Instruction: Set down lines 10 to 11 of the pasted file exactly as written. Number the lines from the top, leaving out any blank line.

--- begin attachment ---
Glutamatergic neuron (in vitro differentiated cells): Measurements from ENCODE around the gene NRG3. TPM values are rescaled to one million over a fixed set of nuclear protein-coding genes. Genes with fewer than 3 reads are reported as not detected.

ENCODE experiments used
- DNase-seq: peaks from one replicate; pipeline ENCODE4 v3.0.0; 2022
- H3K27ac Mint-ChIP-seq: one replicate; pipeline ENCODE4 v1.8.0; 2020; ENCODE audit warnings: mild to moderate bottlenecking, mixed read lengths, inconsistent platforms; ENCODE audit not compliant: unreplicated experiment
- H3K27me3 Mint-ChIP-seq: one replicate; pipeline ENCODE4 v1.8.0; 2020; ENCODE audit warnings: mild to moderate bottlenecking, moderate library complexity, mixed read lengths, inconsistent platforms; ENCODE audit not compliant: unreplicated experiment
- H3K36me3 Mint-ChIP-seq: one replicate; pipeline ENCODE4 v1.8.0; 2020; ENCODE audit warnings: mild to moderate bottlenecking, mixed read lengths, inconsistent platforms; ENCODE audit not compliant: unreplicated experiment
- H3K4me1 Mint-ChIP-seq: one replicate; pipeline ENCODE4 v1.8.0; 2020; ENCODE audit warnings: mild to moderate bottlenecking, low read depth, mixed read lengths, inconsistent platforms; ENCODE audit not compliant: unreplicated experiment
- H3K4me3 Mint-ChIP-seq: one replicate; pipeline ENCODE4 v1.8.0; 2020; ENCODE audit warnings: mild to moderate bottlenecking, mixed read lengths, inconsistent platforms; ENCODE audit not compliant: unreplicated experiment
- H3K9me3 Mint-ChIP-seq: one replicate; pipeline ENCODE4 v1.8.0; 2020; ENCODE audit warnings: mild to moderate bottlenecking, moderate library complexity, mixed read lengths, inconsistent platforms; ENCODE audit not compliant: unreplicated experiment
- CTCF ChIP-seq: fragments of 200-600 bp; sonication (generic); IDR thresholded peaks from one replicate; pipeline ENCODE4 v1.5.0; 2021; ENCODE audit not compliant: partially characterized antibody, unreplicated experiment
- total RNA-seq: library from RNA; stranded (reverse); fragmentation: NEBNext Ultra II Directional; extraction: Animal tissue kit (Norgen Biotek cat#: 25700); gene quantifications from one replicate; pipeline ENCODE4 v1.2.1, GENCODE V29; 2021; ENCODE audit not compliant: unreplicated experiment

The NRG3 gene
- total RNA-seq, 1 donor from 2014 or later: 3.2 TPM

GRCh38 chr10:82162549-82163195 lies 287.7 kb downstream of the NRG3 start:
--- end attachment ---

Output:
- CTCF ChIP-seq: fragments of 200-600 bp; sonication (generic); IDR thresholded peaks from one replicate; pipeline ENCODE4 v1.5.0; 2021; ENCODE audit not compliant: partially characterized antibody, unreplicated experiment
- total RNA-seq: library from RNA; stranded (reverse); fragmentation: NEBNext Ultra II Directional; extraction: Animal tissue kit (Norgen Biotek cat#: 25700); gene quantifications from one replicate; pipeline ENCODE4 v1.2.1, GENCODE V29; 2021; ENCODE audit not compliant: unreplicated experiment